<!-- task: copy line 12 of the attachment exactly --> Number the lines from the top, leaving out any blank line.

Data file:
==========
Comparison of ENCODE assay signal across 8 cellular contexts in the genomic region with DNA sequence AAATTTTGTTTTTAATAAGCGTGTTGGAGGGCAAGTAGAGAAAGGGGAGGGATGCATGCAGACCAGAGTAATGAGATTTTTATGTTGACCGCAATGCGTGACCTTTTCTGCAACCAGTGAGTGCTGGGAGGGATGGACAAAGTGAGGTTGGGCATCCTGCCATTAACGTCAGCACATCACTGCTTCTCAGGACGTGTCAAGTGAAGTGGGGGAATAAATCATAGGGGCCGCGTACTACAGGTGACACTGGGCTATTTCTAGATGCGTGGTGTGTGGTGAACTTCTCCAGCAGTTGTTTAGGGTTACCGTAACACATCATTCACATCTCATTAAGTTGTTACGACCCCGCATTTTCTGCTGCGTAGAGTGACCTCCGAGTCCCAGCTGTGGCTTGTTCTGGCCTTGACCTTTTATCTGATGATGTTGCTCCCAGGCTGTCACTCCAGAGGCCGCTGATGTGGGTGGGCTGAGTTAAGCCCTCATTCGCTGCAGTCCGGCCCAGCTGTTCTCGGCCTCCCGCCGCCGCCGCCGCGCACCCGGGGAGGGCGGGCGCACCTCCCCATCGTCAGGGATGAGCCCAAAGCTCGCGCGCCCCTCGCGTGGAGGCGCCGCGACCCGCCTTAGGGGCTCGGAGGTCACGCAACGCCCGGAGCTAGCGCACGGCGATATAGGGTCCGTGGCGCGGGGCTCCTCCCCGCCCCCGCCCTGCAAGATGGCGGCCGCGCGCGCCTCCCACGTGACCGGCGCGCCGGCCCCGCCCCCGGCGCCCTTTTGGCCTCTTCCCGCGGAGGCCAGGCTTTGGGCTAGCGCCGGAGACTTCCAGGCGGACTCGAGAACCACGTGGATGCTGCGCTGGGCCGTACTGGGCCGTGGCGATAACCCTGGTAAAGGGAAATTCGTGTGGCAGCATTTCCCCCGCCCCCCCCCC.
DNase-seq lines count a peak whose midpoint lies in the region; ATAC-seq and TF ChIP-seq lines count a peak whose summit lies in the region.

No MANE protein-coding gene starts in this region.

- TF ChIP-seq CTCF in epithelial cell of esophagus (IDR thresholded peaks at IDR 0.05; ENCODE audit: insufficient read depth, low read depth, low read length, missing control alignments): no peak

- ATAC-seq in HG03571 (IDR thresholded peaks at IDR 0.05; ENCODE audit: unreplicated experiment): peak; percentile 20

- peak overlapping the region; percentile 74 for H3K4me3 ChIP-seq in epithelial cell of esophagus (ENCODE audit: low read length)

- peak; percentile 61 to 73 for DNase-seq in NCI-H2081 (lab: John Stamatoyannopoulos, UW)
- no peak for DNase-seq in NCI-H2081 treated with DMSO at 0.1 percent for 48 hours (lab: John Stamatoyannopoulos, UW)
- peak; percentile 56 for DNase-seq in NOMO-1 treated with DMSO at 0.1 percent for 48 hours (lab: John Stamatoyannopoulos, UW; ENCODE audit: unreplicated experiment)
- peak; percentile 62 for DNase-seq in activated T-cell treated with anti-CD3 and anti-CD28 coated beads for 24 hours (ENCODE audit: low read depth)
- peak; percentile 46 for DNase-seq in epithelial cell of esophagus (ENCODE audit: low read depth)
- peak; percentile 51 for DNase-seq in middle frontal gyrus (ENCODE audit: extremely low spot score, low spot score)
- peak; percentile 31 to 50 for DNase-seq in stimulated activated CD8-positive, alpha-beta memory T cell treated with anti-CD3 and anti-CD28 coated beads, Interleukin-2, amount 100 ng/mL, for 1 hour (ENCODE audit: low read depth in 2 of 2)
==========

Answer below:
- peak; percentile 51 for DNase-seq in middle frontal gyrus (ENCODE audit: extremely low spot score, low spot score)